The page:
“The right to adequate food is the right to dignity and life”

Global Civil Society Forum consolidates positions towards CFS 45

The Civil Society Global Forum, an annual gathering that brings together a diversity of organisations and individuals working on food and nutrition, opened this Saturday (13 October) in Rome, Italy.

More than three hundred participants, from all continents, gathered for two days to agree civil society’s positions ahead of the week‐long 45th Plenary Session of the UN World Committee on Food Security (CFS), 15‐19 October.

Chairing the opening session of the forum, Saul Vicente Vasquez, from the Indigenous Peoples constituency, said the right to food, dignity and life cannot be dissociated from each other. “There is no dignity without adequate food and the right to adequate food is an essential human right that needs to be defended, respected and exercised worldwide,” he said.

Speakers at the opening session included the UN Food and Agriculture Organisation’s General Director, the president of the CFS and the International Fund for Agricultural Development (IFAD) representative. All acknowledged the tragic situation of rising world hunger and malnutrition.

For civil society, it is, therefore, essential to return a human rights approach to the heart of decision-making and governance on food security.

“It is a human right that is violated and many people are deprived of food, as the UN report confirms”, said Ramona Dominicioiu, from the Civil Society Mechanism. Ramona was referring to the recently released UN report on the State of Food Security and Nutrition in the World, which finds that at least 821 million people – more than all of the current population of Europe together ‐ do not have enough to eat.

The report confirms what those on the frontline of food insecurity know – the world is not on the right track when it comes to fighting global hunger and the ‘zero hunger’ by 2030 Sustainable Development Goal is at risk of not being met.

The participants of the civil society forum, some of them from countries that are most affected by hunger and malnutrition, believe that their perspectives must be taken more seriously by the governments and institutions that take political and practical decisions on food governance. They represent constituencies including smallholder farmers, pastoralists, fisherfolks, indigenous peoples, agricultural and food workers, landless, women, youth, consumers, urban food insecure and NGOs.

The Civil Society and Indigenous Peoples Mechanism (CSM) is the convener of the forum and articulates the voices and positions of these constituencies at the CFS Plenary meetings. Organizations and movements that participate in the CSM space, including those of small‐scale food producers and consumers, are believed to have more than 300 million affiliated members in all continents.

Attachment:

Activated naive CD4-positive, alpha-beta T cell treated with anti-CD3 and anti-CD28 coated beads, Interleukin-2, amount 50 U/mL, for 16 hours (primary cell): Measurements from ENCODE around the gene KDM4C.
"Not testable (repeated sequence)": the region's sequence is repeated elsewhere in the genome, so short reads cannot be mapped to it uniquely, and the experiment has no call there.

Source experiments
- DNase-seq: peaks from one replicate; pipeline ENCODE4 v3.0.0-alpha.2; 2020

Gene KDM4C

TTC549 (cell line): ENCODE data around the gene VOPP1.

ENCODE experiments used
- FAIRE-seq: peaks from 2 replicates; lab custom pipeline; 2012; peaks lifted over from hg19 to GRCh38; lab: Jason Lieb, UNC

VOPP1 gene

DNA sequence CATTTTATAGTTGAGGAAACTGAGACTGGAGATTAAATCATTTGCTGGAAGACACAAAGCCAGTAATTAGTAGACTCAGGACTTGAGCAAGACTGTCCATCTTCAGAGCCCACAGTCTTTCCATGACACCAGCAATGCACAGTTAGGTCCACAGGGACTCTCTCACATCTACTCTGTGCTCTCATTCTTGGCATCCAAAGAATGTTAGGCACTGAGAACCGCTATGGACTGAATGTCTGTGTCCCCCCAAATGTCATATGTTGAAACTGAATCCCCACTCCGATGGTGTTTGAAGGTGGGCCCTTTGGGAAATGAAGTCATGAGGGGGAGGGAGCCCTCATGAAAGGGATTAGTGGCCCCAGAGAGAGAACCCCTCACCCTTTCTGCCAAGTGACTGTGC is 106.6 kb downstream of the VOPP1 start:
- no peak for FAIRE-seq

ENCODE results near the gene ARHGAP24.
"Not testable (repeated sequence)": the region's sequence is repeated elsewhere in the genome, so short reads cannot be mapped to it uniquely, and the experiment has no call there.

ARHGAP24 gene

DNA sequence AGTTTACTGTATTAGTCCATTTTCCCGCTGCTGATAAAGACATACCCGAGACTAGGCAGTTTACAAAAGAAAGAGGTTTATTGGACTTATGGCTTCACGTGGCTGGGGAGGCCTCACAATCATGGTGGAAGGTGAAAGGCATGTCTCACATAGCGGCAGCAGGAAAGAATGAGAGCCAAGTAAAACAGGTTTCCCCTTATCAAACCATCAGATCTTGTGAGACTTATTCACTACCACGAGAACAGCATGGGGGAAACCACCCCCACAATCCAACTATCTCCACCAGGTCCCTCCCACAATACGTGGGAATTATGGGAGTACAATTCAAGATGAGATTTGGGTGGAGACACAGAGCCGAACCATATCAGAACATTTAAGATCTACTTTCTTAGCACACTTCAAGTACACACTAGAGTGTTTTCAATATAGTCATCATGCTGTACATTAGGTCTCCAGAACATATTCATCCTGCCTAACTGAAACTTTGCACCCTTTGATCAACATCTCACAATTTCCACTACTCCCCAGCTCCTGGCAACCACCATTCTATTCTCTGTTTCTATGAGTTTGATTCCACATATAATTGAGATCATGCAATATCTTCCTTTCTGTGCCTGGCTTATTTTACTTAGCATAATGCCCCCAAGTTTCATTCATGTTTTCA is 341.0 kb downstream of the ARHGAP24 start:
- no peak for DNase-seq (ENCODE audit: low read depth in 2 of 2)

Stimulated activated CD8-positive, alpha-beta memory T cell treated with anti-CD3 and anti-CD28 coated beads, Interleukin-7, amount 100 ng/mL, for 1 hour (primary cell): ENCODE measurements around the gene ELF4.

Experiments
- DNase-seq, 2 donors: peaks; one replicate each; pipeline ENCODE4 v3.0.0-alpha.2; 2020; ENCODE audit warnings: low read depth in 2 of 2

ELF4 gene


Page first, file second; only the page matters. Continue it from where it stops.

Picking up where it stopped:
In the video below, Elene Shatberashvili from Biological Farmer Association Elkana and La Via Campesina, Georgia, explains what civil society forum is all about and why it is an important space.

Organisations and movements participating in the CSM include the rights‐holders, subjects of their own development and are the most knowledgeable contributors to debates on food security and nutrition worldwide, despite being among the most affected by food insecurity and malnutrition.

“Not only do we know the reality but also we are part of it. We are living the day to day reality in our country as food producers, fishers, consumers, agricultural and food workers. Who, more than us, should be listened to in the debates about food policies?” asks Azra Sayeed, from the International Women’s Alliance, Pakistan.

The CFS, as the most inclusive international and intergovernmental platform, is also a space of lively debate where food ideologies are contested and developed. It is not hard to imagine how challenging it is to find agreement, in a space where multi‐actors have different interests.

While it is common ground that the hunger crisis is a reality, opinions differ as to the solutions. Most CSM participating organizations defend agroecology, an alternative form of sustainable agriculture, and food sovereignty as the alternative paradigm to transform current food systems.

This view is also shared by Hilal Elver, the UN’s Special Rapporteur on the Right to Food. Elver said in her speech at the civil society forum that the agro-industrial sector is exerting huge influence over the sector in food policy negotiations at the global, national and local level. But she said there is no doubt that agroecology is only alternative to ending rising hunger. “Agroecology will [increasingly] be the only way. When everyone understands this maybe it will be too late. We need to push now to make it an acceptable alternative.”

By Boaventura Monjane